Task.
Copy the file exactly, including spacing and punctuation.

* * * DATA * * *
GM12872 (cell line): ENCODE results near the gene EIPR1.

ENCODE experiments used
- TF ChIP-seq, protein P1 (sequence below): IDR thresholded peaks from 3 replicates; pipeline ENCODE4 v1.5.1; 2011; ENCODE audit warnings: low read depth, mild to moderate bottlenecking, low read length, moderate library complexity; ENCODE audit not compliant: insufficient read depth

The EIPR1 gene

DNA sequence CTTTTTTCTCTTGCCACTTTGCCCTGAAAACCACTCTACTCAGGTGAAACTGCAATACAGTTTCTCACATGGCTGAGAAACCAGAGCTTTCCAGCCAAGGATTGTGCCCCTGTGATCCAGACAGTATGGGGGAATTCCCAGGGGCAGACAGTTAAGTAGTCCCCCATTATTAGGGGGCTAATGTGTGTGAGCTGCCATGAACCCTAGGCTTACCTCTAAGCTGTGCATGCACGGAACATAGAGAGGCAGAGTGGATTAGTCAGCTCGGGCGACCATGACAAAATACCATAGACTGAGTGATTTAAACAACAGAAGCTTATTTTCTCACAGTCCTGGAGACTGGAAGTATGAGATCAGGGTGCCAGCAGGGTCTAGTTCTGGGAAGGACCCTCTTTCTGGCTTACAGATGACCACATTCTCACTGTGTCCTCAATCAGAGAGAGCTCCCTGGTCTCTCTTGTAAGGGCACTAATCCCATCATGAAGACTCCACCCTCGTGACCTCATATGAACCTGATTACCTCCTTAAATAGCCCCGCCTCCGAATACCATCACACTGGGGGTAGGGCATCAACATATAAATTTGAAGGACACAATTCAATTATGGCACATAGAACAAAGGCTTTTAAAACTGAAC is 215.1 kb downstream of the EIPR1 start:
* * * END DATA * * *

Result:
GM12872 (cell line): ENCODE results near the gene EIPR1.

ENCODE experiments used
- TF ChIP-seq, protein P1 (sequence below): IDR thresholded peaks from 3 replicates; pipeline ENCODE4 v1.5.1; 2011; ENCODE audit warnings: low read depth, mild to moderate bottlenecking, low read length, moderate library complexity; ENCODE audit not compliant: insufficient read depth

The EIPR1 gene

DNA sequence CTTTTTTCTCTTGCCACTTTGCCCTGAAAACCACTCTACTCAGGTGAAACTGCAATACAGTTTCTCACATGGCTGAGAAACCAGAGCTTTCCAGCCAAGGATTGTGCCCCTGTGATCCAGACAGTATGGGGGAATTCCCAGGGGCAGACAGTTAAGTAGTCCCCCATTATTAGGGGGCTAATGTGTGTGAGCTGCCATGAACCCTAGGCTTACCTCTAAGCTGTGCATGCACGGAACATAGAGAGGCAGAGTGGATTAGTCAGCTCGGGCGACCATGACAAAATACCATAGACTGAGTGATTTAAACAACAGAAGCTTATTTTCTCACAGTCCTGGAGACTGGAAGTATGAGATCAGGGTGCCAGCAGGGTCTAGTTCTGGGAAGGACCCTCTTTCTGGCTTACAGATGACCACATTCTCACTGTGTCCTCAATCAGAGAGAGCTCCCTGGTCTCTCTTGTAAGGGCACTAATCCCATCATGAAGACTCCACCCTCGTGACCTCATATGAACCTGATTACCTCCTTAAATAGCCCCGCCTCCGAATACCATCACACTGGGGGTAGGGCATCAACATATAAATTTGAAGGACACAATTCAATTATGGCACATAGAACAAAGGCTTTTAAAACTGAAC is 215.1 kb downstream of the EIPR1 start: